We were in the woods near Westleton and we hadn’t seen another soul since lunch. Tim was whistling the theme from the classic 1960s film The Great Escape as we marched along and I was really beginning to feel like we had.
Saturday 18th February 2016
My first trip to Dunwich, several years ago now, was at this time of year. The sight of Snowdrops carpeting the floor of small wood close to Dunwich village has stayed with me. The first sign of Spring.
So it was that we decided, once again, to take ourselves across the county border from Norfolk into this very impressive part of Suffolk.
I have, at long last, figured out how to produce and add a map showing the route to my posts. This one has helpful mile markers. The start/end is the square shaped object. I’m so smug.
We parked in Dunwich Forest, very close to a small area called St Helena. I mentioned this area in a previous post. Helena/Heleen/Leny is a popular name used on my mothers side in memory of my Dutch Oma ‘Lena’. It’s my sisters name and that of at least five cousins! Oh yes, we have a big family on my mothers side!
Even though I’ve worked out how to produce a route map of my own I couldn’t help but take a quick snap of the ‘information board’ someone had kindly put up – right next to the car. Somehow we still turn into Hansel and Gretel.
Our Hansel & Gretel moments – let me explain. We have walked in, through and around this forest more times than I care to remember but we always (always) have a moment (or two) of doubt about our exact position once we set off. Tim with Ordnance Survey map in hand, trying to decide which path we are on. Me, thinking there must be a trail of breadcrumbs surely, whilst fumbling about for my reading glasses to help with the map work. Are we alone with that I wonder?
Anyway, after sorting ourselves out, we confidently headed north through the Forest on a pleasant variety of paths until we reached St Helena where we turn right. St Helena, it seems to me, to be a single road with a few old but grand large houses.
This eventually ends at a t-junction with another track. We are now on a popular stretch for mountain bikers and walkers travelling between Walberswick with Dunwich. Open views of marsh then sea on one side and trees on the other – no wonder it’s a well used route. Even on a dull day we passed several other couples.
Dingle Hill Tearoom – a must for anyone out this way. Just before you reach Dunwich (between mile markers 2 and 3 on my map). I’m sure it started life as a tiny garden centre and has grown and become more and more popular over the years. There’s seating inside and out and they do lunches as well as cake and drinks. We avoided all the tasty treats as there was something else we were looking forward to further along the route.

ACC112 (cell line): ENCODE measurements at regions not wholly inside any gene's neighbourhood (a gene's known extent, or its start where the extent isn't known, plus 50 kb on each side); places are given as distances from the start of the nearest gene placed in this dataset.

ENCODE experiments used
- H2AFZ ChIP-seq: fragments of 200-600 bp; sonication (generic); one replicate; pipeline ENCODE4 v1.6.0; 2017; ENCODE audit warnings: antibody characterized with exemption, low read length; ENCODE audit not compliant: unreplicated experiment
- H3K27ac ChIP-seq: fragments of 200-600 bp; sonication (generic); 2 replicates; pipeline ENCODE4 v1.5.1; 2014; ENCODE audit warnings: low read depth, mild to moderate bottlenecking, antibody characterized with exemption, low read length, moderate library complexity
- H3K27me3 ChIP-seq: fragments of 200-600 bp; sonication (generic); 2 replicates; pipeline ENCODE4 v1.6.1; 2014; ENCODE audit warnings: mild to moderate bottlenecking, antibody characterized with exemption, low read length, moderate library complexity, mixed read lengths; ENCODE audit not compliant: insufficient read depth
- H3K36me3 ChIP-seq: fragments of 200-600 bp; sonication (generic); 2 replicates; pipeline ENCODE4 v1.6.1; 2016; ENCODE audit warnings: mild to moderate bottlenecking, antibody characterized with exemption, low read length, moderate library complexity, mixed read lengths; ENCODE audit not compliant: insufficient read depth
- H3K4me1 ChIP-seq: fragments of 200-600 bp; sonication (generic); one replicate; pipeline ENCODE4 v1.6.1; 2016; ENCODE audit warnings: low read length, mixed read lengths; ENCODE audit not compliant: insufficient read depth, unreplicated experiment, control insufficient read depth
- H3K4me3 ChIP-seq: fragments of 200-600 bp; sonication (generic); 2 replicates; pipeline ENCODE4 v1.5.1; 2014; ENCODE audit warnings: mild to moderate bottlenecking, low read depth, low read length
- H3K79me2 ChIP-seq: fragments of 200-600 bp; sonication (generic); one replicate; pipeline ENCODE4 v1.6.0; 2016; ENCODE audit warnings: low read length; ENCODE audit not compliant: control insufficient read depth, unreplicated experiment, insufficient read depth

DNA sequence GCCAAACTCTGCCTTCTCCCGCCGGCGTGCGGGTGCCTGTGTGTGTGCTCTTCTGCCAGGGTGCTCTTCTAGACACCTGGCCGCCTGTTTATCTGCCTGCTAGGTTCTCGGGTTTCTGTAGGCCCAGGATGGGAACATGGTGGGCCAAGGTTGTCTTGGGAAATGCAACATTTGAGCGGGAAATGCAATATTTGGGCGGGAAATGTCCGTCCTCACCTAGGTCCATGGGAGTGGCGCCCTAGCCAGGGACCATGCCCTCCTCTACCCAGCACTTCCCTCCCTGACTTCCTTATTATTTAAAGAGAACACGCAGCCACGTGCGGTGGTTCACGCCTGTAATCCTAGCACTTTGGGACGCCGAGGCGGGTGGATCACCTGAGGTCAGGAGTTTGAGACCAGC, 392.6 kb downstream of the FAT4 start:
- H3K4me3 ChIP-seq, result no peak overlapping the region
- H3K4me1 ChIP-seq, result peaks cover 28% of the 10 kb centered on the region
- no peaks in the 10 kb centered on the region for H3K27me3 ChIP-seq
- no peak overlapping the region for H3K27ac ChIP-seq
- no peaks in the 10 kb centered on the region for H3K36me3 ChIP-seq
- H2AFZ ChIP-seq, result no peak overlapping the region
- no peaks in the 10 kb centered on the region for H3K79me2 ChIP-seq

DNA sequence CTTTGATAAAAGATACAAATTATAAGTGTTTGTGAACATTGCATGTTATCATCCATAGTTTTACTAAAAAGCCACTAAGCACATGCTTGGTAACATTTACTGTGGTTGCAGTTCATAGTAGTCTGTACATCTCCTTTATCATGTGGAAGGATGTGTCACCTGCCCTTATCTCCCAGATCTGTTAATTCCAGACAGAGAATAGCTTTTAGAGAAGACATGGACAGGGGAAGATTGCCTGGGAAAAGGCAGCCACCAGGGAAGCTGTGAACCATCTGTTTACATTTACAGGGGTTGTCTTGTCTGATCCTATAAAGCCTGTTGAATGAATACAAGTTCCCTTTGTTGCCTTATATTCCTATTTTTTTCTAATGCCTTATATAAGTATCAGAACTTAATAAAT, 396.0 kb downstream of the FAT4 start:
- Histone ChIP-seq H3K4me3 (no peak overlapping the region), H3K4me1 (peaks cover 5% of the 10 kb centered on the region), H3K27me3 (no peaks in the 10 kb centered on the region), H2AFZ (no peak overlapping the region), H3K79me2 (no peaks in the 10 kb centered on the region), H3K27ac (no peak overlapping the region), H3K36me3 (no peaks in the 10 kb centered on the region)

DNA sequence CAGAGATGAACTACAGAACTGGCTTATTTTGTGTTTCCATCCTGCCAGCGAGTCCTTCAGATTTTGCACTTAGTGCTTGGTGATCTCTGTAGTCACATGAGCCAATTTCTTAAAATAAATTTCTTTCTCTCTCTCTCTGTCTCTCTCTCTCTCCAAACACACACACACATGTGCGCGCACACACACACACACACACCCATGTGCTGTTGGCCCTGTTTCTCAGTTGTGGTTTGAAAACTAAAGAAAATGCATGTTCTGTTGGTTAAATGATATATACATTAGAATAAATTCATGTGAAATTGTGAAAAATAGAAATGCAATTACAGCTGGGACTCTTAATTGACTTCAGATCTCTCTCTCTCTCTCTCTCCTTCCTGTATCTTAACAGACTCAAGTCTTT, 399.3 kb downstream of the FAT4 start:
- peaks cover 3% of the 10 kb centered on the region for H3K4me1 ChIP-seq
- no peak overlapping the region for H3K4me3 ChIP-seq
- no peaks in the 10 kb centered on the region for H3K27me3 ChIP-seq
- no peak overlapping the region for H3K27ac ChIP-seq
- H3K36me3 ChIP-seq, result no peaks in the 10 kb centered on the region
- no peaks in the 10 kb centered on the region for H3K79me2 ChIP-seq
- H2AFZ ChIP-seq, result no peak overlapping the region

One tea (enough tea for two) and one hot chocolate £4.60. The tea pots had rather snazzy cozies.
Fully refreshed we walked down the road through Dunwich itself, past the museum and pub and onto the Sandlings Way footpath. This path hugs the cliff here. With numerous signs like ‘keep away from the cliff edge’, ‘danger’, ‘danger of death’, it’s obvious how precarious it is. We stuck to the path and within minutes reached the ruins of Greyfriars Priory.
One day we migcht go over and take a proper look – one day when we’re not walking 10 miles…that’s if it hasn’t been taken by the sea.
My previous post about Dunwich explains all.
Beyond this, and the wall that surrounds it, is Greyfriars Wood. This is what I really wanted to see today.
We stopped here while I ran about taking lots of photos. Some macro (crawling on hands and knees), some from a normal standing up position!
Eventually we drifted away from the wood and headed for Dunwich Heath. I couldn’t find any information about this bridge that we passed on the way but it was very sweet.
Dunwich Heath is best visited in late summer, early autumn. The purple and mauve heather is quite beautiful. Not quite so pretty today.
Sausage rolls – that’s all we could think about and the National Trust shop at the Coastguards cottages sold them. However, there is a limit to how much they are worth and these particular ones were being sold (cold) at £3.25 which we thought was really cheeky so we gave them a miss. Instead we had quiche with salad garnish £2.50. We sat outside, though inside is very nice, and enjoyed our first lunch.
Our own sandwiches and soup picnic was also delicious – thanks Tim (again). We navigated seamlessly from first to second lunch. Note we used the National Trust picnic table and chairs for free!
I did overhear a young boy of about seven say ‘that was the nicest sausage roll I’ve ever had’ but kept that to myself.
So, all we had to do now was walk the five miles back to the car.
Back across the Heath we went for about two miles, heading north. Then left into woods again. It’s lovely when you get a mix of both – walk this area in the summer months and you’re surrounded by butterflies. The brightest thing on our route this time was the yellow flowering gorse.
Now as enjoyable as this walk is once you get to about 8 miles you stop taking photographs and start thinking about your tired feet. At 9 miles we got a little bit lost again in the forest and I was sure the witch would get us. Then finally at 10 miles we were home and dry. Hurrah there’s the car!
I love it when you fall into the car at the end of a walk. Even better when you stop at the supermarket for essential evening meal supplies on the way home you can’t help but stagger across the car park with wobbly legs.